While Jackson had only 4,000, he had two things working in his favor. First, the Union believed his number to be much, much greater than it was. Second, Union troops near Williamsport were in the Army of the Potomac, while those at Romney and Winchester were actually part of Department of West Virginia, under General Rosecrans.

Jackson’s plan, which he detailed to Secretary of War Judah Benjamin on this date, first required more troops. The campaigning in the mountains of Western Virginia was mostly at an end, and Jackson requested the 5,000 men of General Loring’s command (called the Army of the Northwest) to join him at Winchester.

With 10,000, he would then attack Romney. The several thousand Union troops stationed there were mostly guarding the B&O tracks, but, if left unattended, could be a threat to Winchester. Jackson conceded that the attack on Romney might coax General McClellan’s Union Army of the Potomac to attack the Confederates near Manassas, but if it did, Jackson’s force would quickly swoop down upon them and continue to the next part of his plan.

Jackson believed that northern Western Virginia [now northern West Virginia] should be occupied by Confederate troops for the winter. He believed that the Union wasn’t expecting any action on the front until spring. If they pounced upon them now, they would be ill-prepared and outnumbered.

Of General Floyd’s whipped Army of the Kanawha, now retreating in southern Western Virginia, Jackson wished for them to keep retreating so as to not be cut off. Once the northern part of Western Virginia was secure, the southern part would have to be evacuated by the Union.

The campaign, Jackson allowed, would be “an arduous undertaking,” requiring the soldiers to sacrifice “much personal comfort.”

“Admitting that the season is too far advanced, or that from other causes all cannot be accomplished that has been named,” concluded Jackson in a bid to secure Loring’s men, “yet through the blessing of God, who has thus far so wonderfully prospered our cause, much more may be expected from General Loring’s troops, according to this programme, than can be expected from them where they are.”2

Jackson’s request would have to first go through General Joe Johnston before reaching Secretary Benjamin.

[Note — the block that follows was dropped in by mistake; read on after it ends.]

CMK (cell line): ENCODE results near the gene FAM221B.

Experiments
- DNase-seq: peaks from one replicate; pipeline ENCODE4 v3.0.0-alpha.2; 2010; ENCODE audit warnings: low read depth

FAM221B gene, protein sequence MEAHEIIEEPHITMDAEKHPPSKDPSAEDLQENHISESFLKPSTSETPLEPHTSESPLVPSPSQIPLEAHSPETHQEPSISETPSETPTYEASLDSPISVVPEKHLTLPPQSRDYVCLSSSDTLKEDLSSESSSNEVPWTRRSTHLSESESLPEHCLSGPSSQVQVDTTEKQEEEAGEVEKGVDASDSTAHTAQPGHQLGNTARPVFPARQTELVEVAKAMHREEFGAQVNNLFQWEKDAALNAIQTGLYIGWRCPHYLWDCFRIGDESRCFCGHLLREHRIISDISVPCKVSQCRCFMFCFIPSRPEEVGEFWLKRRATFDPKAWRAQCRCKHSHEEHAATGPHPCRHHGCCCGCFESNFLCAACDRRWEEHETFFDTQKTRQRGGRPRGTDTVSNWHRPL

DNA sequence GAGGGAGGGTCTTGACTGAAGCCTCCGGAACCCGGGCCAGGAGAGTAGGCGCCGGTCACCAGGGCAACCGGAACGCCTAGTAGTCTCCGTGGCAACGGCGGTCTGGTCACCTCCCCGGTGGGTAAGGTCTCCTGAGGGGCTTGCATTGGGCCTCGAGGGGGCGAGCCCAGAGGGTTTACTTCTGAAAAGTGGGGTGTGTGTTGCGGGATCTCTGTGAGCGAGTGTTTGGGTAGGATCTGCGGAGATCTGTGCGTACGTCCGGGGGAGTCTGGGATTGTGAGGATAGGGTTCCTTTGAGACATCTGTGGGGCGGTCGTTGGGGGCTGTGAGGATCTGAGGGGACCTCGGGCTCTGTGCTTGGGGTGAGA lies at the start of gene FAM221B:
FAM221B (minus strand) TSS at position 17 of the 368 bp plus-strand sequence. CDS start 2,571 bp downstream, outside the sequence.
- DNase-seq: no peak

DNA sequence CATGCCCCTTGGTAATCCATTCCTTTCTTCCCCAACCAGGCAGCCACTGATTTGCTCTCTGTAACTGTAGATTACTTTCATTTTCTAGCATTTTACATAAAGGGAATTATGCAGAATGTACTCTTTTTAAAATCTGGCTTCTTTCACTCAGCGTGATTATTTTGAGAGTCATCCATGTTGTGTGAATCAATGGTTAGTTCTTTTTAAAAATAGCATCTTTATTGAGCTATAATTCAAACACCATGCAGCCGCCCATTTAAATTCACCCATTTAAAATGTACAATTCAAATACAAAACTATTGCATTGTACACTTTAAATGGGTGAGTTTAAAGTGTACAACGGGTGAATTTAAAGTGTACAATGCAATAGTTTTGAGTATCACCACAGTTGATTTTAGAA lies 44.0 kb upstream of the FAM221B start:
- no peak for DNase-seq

Mason and Slidell Request to Not Go to Boston, Promise Not to Escape

Captain Charles Wilkes of the USS San Jacinto arrived at Newport, Rhode Island with his two prisoners, James Mason and John Slidell, Confederate envoys to Europe, captured aboard the British steamer Trent. They were ordered to be imprisoned at Fort Warren, off Boston, but the San Jacinto was low on coal and had to put in at Newport for refueling.

This layover allowed Wilkes to send and receive a few messages. Along the way, Mason and Slidell had been allowed newspapers and had been privy to the San Jacinto‘s short supply of coal. The papers told them that the United States intended to keep them as prisoners at Fort Warren. They were not, however, incredibly thrilled with their near-future accommodations in the freezing Boston Harbor.

“The voyage from Newport to Boston by sea at this season of the year will probably be tempestuous and disagreeable,” wrote Mason, Slidell and their two secretaries to Captain Wilkes, “still we should with the exception of one of the signers of this letter who is much indisposed prefer that mode of conveyance to Fort Warren to that by land.”

Probably knowing that they were pushing their luck, they asked for more, telling Wilkes that they “would much prefer to be placed in custody at Newport on account of comparative mildness of climate and the delicate health of the undersigned, and we are willing to pledge ourselves not to make any attempt to escape nor to communicate with any person while there unless permitted so to do.”

Wilkes telegraphed their request to Secretary of the Navy Gideon Welles, who would not reply until the following day. The prisoners’ request was denied. To Boston they would go!3


Kentucky (Sort of) Secedes from the Union!

For the past two days, pro-Secessionist delegates met at Russellville in southern Kentucky in order to pass an Ordinance of Secession and to establish a pro-Confederate government. On this date, the Ordinance was passed.

Be it ordained, That we do hereby forever sever our connection with the Government of the United States, and in the name of the people we do hereby declare Kentucky to be a free and independent State, clothed with all power to fix her own destiny and to secure her own rights and liberties.

Unlike most Southern states before her, Kentucky’s population and legislature were irreconcilably divided on the issue of secession. Because of such a division, the state had attempted to remain neutral. With the majority of the legislature being pro-Union, and the governor being pro-secession (not to mention that both Confederate and Union forces had plans for the state), Kentucky’s neutrality was a pipe dream.

They also passed a provisional constitution, which read like most other provisional constitutions until Section 15, anticipated their acceptance into the Confederate States of America. George Johnson, an anti-abolitionist and recent pro-Unionist, was appointed Governor.4


Unionist Creeks Escape with their Families